It has been considered an eyesore for at least 10 years but Manchester House has finally transformed into a modern family home.

Local builder Andrew Dunsford took up the challenge to restore the derelict building in Market Square.

Mr Dunsford said: “For years, everyone has been complaining about it being an eyesore. I managed to get hold of the keys and had a look around the place. I fell in love with it and that was it.”

Twelve months later and several sleepless nights, Mr Dunsford said he would not have been able to complete the project without local support.

“It’s been like a big community project. All the plasterers, plumbers, electricians and more; it was all local trades. I’m so grateful for their help.

“At first, we had diggers that were blocking the street at the most inappropriate times when everyone was going to work. Then everybody saw what we were doing and the response has been brilliant.”

Apart from its long history as a draper’s shop, Manchester House has more recently been a greengrocer’s, a television shop, an antique shop, a craft shop and finally a bread shop and cafe. During the mid-19th century, the building was used as a religious building. Despite the recent changes to the house, the original baptism well remains and has been carefully restored.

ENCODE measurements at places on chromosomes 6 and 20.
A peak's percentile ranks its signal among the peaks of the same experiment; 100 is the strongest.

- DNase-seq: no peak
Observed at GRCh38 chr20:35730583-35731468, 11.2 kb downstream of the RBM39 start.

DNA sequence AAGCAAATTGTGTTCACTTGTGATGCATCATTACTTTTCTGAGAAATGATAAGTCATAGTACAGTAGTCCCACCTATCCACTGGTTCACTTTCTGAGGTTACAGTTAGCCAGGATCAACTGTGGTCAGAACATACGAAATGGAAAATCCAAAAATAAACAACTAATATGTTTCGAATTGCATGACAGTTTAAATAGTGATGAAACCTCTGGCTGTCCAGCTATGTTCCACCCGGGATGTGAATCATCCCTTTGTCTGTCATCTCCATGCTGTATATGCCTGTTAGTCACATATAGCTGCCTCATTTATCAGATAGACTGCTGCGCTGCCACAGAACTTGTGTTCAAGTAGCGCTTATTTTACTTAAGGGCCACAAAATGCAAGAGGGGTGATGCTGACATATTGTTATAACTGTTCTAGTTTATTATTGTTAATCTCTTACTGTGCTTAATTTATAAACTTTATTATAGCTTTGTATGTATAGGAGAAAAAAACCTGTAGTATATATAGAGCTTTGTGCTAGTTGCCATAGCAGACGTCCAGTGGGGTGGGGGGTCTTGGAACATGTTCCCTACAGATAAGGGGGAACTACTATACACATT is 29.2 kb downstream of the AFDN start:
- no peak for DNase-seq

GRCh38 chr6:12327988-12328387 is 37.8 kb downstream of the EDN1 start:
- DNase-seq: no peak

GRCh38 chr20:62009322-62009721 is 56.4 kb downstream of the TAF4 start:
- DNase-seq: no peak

He said: “I felt it was important to keep all of its features retained. It’s a piece of local history – it’s amazing.”

For several years, residents pleaded for a compulsory purchase order to be made as the previous owner could not be tracked down. It was thought the building would need to be demolished. But after getting in touch with the owner, Mr Dunsford took the opportunity to restore it.

Mr Dunsford bought the building with the idea of turning it into a family home. Now, after years of uncertainty, the renovation is complete and has been put on the market.

“Hopefully a local family will buy it and Manchester House will be here for another 200 years.”